Discharge Task Force: A Nurse Driven Evidence-Based Practice Model


Purpose: Our project began after noticing high observation lengths of stay, long discharge-to-door times, inefficient emergency room through-put, and a lack of standardization in the discharge process. We adapted a multidisciplinary, nurse-driven approach to meet the operational needs of the institution and maintain a high patient and employee satisfaction. This approach was intended to create an environment that fosters efficiency, safety, collaboration, higher quality of care, leadership, and growth. A more engaged staff leads to higher quality of care, better patient outcomes, and ultimately, institutional sustainability within a changing healthcare environment.

Method: A data review revealed opportunities for improvement within the discharge process, and as a result, the discharge task force was formed. This task force was composed of nursing staff, operational leaders, and physicians from every department involved in patient care from admission into the hospital until discharge. We created metrics to measure and track each stage of the process. The discharge portion was the first initiative of the task force.

Findings: At the completion of our initiative, we reduced our discharge-to-door time by 45.3 percent. We reduced our overall length of stay by 15.6 percent. Our patient satisfaction scores under the discharge portion, measured by Press Ganey, rose by 30.2 percent. Our overall patient satisfaction score percentage of fives rose by 20.2 percent. At the unit level, we have seen an increase in staff engagement and involvement. The nursing staff took on leadership roles and built a sense of autonomy while promoting growth, and they were given a new sense of cooperation and collaboration between departments. The initiative became a model for success that has been replicated within the inpatient units and other institutions.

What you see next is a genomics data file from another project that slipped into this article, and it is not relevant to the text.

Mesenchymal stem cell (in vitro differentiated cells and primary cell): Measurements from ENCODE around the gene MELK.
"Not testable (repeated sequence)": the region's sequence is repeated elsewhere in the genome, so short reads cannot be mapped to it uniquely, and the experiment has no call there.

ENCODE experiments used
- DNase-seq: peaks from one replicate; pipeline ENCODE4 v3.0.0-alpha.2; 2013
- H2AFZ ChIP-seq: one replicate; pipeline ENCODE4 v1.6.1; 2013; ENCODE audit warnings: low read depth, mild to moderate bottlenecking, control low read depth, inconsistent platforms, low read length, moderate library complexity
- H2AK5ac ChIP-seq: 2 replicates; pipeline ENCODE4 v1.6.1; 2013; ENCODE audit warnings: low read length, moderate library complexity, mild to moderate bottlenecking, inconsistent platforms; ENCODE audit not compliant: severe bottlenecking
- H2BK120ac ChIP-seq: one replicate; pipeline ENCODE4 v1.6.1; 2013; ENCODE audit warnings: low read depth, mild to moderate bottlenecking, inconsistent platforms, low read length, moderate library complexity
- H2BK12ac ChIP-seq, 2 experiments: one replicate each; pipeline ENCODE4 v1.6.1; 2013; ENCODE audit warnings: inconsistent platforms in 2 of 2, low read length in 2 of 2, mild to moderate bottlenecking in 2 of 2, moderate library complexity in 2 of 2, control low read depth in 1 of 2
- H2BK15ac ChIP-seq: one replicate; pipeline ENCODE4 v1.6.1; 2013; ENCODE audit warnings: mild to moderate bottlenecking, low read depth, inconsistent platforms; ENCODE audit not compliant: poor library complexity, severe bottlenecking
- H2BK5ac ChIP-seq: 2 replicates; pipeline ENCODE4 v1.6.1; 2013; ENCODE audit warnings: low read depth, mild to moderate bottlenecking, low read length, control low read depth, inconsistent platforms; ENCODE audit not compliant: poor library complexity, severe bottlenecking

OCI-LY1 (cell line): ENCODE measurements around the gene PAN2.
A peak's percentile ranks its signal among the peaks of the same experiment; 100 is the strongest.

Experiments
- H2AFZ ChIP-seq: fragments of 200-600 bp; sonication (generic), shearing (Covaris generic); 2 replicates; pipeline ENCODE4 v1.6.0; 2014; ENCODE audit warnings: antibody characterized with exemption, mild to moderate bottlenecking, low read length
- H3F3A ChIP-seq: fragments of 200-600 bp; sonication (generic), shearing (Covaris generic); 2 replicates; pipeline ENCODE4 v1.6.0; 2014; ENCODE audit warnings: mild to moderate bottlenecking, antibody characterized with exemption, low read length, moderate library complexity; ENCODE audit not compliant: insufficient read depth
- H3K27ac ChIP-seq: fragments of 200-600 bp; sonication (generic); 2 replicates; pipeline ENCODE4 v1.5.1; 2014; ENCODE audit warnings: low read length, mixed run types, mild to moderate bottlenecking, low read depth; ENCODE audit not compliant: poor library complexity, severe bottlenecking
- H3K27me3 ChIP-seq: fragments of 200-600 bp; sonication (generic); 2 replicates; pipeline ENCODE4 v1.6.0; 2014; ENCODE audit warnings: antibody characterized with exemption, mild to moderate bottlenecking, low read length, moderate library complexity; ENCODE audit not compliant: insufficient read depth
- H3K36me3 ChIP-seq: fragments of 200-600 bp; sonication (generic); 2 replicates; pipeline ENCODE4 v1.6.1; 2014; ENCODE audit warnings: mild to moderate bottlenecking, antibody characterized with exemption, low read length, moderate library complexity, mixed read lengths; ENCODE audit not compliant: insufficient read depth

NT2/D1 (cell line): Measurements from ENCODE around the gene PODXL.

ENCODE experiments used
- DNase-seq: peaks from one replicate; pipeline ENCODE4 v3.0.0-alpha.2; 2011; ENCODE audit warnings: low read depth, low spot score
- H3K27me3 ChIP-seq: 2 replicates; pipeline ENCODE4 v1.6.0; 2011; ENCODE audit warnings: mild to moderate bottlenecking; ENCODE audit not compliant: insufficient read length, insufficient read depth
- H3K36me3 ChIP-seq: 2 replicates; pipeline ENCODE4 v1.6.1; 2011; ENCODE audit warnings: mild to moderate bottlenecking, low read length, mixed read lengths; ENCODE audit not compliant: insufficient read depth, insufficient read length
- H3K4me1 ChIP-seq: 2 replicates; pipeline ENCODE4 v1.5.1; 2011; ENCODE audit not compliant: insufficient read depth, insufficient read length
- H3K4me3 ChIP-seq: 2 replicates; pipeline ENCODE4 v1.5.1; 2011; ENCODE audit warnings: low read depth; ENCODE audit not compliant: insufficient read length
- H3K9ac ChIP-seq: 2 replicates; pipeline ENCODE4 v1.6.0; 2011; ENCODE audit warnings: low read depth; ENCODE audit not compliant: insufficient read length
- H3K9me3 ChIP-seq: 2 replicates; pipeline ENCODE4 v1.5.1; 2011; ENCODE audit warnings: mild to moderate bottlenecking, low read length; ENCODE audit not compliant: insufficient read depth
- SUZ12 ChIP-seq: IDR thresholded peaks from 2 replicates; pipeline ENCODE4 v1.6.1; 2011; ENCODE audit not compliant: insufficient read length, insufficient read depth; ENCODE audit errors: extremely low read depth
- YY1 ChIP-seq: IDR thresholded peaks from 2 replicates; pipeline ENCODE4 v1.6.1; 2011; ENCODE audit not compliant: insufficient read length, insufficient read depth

Discussion: Our evidence-based practice initiative was divided into three phases—Cultivating Purpose and Transparency, the Prime-Time Showcase, and Ground Control—a new phase being introduced each month. Cultivating purpose and transparency began with bi-weekly meetings in which we updated the staff on our current discharge times, staff expectations, and our goals and initiatives moving forward, and discussed the importance of these improvements to the patients, their families, and the institution. With the development of the Prime-Time Showcase, a communication tool for the unit clerks and nurses, we were able to bridge a communication gap that existed within the nurse’s work flow. Phase three initiated the ground control team and was the final and most important phase of the initiative. It transformed the initiative into a self-sustaining hospital norm driven by bedside nurses because it gave the nurses the opportunity to drive and influence change at the unit level. Implications for Practice: Based on our results, the implementation of the Discharge Task Force initiatives led to a reduction in the overall length of stay, and simultaneously increased patient and employee satisfaction. The Discharge Task Force initiatives have provided a methodology for success in a variety of hospital units in a changing healthcare environment.

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Presented At:

14th Annual BHSF Research Conference

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